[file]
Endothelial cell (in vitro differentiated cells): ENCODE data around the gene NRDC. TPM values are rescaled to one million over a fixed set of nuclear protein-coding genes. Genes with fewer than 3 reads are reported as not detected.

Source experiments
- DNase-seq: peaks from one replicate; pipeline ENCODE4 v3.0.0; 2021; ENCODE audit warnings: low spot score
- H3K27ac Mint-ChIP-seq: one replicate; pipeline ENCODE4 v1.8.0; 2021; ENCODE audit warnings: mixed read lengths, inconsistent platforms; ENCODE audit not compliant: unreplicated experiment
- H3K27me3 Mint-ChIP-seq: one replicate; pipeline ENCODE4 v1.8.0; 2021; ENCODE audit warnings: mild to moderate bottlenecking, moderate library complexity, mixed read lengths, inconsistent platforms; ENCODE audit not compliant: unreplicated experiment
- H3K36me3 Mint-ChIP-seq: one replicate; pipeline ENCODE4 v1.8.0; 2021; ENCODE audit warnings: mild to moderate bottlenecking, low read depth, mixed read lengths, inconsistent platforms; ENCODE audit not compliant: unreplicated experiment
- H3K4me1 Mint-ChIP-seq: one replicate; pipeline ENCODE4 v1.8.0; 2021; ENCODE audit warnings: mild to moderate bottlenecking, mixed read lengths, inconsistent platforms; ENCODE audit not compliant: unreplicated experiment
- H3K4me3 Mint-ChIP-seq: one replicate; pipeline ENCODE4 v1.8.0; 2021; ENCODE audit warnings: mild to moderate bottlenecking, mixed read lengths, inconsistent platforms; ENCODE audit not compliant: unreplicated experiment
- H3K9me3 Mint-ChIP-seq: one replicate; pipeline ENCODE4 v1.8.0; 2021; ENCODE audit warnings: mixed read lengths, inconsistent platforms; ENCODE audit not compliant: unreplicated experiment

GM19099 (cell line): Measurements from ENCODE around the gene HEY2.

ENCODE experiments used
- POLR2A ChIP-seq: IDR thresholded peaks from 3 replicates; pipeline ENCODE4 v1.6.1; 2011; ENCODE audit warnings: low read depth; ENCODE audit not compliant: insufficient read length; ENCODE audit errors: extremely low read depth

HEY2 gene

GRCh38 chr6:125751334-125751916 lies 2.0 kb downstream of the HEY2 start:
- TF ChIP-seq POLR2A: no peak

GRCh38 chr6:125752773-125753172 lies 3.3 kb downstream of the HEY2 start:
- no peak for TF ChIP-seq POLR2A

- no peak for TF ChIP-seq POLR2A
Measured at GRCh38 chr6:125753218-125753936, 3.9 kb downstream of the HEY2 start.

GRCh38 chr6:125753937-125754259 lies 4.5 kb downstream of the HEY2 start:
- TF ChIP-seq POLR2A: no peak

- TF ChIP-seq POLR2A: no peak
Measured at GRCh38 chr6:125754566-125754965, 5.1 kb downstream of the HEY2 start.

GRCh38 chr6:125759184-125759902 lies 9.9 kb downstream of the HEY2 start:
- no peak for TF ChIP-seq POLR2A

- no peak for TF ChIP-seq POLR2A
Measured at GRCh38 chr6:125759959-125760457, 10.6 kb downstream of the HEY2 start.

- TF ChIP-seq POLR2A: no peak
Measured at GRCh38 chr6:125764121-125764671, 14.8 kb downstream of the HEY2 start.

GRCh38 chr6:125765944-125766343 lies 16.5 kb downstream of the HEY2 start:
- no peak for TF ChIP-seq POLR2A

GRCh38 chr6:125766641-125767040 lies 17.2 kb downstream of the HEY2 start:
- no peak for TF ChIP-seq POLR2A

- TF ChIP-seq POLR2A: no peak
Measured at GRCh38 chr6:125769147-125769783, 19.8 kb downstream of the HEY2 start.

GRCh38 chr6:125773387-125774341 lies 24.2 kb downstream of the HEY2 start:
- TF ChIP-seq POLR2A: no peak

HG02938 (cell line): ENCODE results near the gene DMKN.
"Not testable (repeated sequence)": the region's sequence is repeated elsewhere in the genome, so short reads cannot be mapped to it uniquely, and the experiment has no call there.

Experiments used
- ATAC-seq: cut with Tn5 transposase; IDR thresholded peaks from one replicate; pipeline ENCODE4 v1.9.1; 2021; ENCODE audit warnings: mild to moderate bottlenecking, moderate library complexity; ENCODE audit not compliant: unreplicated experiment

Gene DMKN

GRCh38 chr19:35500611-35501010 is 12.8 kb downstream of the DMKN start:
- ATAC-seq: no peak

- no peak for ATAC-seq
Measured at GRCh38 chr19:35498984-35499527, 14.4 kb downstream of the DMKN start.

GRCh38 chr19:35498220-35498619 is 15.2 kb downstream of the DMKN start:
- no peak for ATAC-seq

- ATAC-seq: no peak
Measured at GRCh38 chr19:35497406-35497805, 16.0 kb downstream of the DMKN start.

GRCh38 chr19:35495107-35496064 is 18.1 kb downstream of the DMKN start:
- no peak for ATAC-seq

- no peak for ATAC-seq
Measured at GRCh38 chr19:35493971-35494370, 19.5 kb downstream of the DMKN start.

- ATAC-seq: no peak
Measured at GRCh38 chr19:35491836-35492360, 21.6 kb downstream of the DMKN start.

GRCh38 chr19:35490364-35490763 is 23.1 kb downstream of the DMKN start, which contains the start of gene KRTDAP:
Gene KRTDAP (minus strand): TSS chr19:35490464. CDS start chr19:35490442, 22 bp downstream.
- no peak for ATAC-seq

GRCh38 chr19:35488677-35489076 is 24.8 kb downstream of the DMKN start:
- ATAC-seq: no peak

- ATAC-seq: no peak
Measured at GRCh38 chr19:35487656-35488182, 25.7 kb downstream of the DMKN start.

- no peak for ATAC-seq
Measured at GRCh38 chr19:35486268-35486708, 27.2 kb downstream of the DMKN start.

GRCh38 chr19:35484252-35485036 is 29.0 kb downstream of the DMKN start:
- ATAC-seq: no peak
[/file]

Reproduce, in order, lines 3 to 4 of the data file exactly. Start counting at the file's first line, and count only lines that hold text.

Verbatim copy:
- DNase-seq: peaks from one replicate; pipeline ENCODE4 v3.0.0; 2021; ENCODE audit warnings: low spot score
- H3K27ac Mint-ChIP-seq: one replicate; pipeline ENCODE4 v1.8.0; 2021; ENCODE audit warnings: mixed read lengths, inconsistent platforms; ENCODE audit not compliant: unreplicated experiment